Enter the maze

Help the Disabled ... Help us all

Designing for the disabled - that must be a niche market mustn't it? Actually no. One in five people have a disability of some kind! More surprising still, the disabled have been the inspiration behind some of the biggest companies in the world.

This article was inspired by a talk at Dundee University by IBM's Vicki Hanson, a leading expert on designing for the disabled.

A paper chain of people with a wheelchair out front

Where do innovators get their ideas from? Often they come from people driven to support people disadvantaged in society. The resulting technologies then not only help those with disabilities but become the everyday objects we all rely on. A classic example is the idea of reducing the kerbs on pavements to make it possible for people in wheelchairs to get around. Turns out of course that they also help people with pushchairs, bikes, roller-blades and more. That's not just a one-off example, some of the most famous inventors and biggest companies in the world have their roots in helping the disabled.

Alexander Graham Bell: Helping the deaf

Bell, one of the greatest inventors of the 19th century was inspired by his deaf mother. His life's work, that ultimately led to the invention of the telephone, was really about helping the deaf to learn to read and write. Bell's company went on to become one of Americas greatest telecommunications giants. The sad irony of his work is that actually the telephone made things worse for the deaf. As telephones invaded the world of work, becoming a necessity to do business, many deaf employees were sacked because they could not use the phone.

A telesales silhouette

Thomas Edison: Helping the blind

Thomas Edison is one of the most prolific innovators ever: so much so that his invention, the light bulb, is used to mean "innovation". Another of his inventions was the phonograph or record player, used universally before being overtaken by the digital age of CDs and MP3 players as the way to listen to music. In his patent for the phonograph, Edison put "listening to music" as only the fourth most important use of his invention. He was far more interested in reason 2: "the spoken book" to allow the blind to listen to books rather than have to read them. For many, like me, listening to spoken books like the Harry Potter series while driving make the commute to work bearable.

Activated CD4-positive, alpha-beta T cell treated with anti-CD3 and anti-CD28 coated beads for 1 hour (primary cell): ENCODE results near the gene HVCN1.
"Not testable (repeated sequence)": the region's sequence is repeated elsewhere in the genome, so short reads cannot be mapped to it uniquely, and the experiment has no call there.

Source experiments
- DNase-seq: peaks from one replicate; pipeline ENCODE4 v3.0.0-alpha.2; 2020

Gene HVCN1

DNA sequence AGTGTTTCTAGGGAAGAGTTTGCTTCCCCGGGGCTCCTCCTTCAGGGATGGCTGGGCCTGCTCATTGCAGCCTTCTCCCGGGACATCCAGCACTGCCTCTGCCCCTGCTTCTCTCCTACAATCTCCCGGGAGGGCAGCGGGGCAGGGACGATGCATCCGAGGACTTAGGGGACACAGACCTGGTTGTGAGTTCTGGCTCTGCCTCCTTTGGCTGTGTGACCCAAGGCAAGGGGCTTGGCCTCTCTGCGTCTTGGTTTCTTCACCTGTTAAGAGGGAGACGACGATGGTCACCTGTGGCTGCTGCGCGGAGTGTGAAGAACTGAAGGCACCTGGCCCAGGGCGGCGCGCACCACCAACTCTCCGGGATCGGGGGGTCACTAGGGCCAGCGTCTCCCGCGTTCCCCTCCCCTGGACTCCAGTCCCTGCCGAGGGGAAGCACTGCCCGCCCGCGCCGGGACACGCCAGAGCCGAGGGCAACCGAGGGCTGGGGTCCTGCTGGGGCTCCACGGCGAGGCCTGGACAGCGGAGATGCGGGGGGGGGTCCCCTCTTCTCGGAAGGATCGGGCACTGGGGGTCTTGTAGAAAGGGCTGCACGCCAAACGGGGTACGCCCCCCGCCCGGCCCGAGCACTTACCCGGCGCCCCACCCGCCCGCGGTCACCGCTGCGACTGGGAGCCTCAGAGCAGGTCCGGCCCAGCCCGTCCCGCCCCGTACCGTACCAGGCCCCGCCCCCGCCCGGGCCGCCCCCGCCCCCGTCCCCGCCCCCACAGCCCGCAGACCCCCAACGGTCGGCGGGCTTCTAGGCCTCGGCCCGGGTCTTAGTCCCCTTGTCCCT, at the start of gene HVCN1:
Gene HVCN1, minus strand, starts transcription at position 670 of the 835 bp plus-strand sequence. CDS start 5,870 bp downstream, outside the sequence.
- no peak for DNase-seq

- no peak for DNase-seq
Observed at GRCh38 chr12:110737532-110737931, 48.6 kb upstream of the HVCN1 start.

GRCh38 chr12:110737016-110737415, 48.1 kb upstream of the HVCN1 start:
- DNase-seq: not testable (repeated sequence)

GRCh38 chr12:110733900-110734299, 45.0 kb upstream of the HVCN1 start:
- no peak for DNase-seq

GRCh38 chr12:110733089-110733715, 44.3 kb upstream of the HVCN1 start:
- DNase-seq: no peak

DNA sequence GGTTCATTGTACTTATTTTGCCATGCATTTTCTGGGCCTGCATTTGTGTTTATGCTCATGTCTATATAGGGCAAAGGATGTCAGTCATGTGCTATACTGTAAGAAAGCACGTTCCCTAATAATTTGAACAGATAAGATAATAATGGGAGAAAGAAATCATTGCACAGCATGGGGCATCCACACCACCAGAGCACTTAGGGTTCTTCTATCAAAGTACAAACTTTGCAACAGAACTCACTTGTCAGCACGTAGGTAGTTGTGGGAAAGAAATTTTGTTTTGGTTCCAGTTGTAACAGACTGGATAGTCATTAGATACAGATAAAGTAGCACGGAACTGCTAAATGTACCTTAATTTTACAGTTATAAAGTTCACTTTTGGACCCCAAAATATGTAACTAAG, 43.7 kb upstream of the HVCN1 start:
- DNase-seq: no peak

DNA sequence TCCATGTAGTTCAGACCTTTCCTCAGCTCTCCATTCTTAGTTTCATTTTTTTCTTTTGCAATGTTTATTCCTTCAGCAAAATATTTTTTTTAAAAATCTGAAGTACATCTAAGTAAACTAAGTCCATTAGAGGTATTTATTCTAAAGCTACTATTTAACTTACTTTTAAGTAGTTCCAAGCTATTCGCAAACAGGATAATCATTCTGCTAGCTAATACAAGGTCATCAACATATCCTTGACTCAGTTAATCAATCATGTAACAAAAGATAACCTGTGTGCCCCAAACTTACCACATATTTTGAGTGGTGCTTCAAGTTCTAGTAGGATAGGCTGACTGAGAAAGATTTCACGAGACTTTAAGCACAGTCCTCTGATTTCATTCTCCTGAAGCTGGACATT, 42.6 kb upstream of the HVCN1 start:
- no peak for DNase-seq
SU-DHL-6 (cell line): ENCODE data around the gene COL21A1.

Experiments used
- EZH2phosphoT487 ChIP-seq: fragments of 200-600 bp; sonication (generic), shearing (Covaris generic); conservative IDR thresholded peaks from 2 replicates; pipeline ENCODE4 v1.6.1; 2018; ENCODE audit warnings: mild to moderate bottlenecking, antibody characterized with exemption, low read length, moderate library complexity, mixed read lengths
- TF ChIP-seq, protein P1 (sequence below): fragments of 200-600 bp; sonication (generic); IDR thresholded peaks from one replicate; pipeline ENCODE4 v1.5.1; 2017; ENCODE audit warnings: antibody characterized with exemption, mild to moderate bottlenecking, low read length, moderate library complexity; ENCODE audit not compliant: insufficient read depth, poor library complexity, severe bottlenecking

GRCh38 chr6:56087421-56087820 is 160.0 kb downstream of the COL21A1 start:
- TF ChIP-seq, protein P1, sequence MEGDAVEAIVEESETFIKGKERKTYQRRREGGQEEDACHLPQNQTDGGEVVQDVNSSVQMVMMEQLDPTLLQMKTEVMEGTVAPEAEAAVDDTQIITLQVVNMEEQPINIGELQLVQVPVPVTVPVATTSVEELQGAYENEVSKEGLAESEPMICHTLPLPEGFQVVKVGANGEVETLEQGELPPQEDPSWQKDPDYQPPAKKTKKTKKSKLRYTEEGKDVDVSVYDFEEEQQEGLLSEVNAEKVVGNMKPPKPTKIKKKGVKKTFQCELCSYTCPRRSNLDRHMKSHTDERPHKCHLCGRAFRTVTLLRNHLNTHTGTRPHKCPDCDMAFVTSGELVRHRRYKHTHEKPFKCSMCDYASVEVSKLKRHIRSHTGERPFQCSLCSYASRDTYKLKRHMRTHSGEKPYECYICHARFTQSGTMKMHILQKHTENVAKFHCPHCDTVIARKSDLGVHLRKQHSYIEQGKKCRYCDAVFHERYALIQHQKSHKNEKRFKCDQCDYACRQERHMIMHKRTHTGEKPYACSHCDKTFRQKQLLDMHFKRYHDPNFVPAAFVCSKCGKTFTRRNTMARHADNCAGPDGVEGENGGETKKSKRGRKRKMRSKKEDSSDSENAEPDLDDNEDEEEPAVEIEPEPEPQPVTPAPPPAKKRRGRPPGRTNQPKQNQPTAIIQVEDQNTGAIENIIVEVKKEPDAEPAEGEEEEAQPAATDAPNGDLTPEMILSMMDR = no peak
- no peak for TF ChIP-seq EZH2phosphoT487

Typewriters for the blind

The original reason for the development of the typewriter was to make it easier for blind people to write. Now of course the keyboard is everywhere - how could we manage without them? Well perhaps soon we will, as speech recognition software gets better. Of course some of the early users who helped to drive that technology were people with repetitive strain injuries from using keyboards too much meaning they could no longer type.

Lifts and wheelchairs

The helpful lights on the banks of lifts of skyscrapers that tell you where the lifts are and help you predict which lift will arrive first were originally designed to help people in wheelchairs get into the right position. Without the lights they would often miss the lift, because they couldn't change position fast enough.

Crossed hands in a Lightbeam

Temple Grandin and her squeeze-box

Temple Grandin is an animal scientist. As a result of her inventions and approach to animal welfare she has dramatically reduced animal suffering. She is heavily in demand from the meat packing industry to fix their problems. She is also autistic, and her career solving problems for animals started out with her designing a "squeeze-box" to help herself cope with autism.

Herman Hollerith and learning difficulties

People with disabilities have also been instrumental in the computer revolution. Early computers were controlled by punch cards - cards with holes in them that represent the data. The system was originally devised as a way of counting census data. Herman Hollerith founded a company that made his fortune around them. He had learning difficulties himself - a kind of cognitive disability. His personal motivation for developing punch card systems was so that people would not have to do the counting themselves. His company later became IBM, a company that helped propel us into the computer age.

So if you care about society or just want a source of innovative ideas, you could do worse than thinking of how to help take the disadvantage out of being disabled.

You may just make life better for everyone.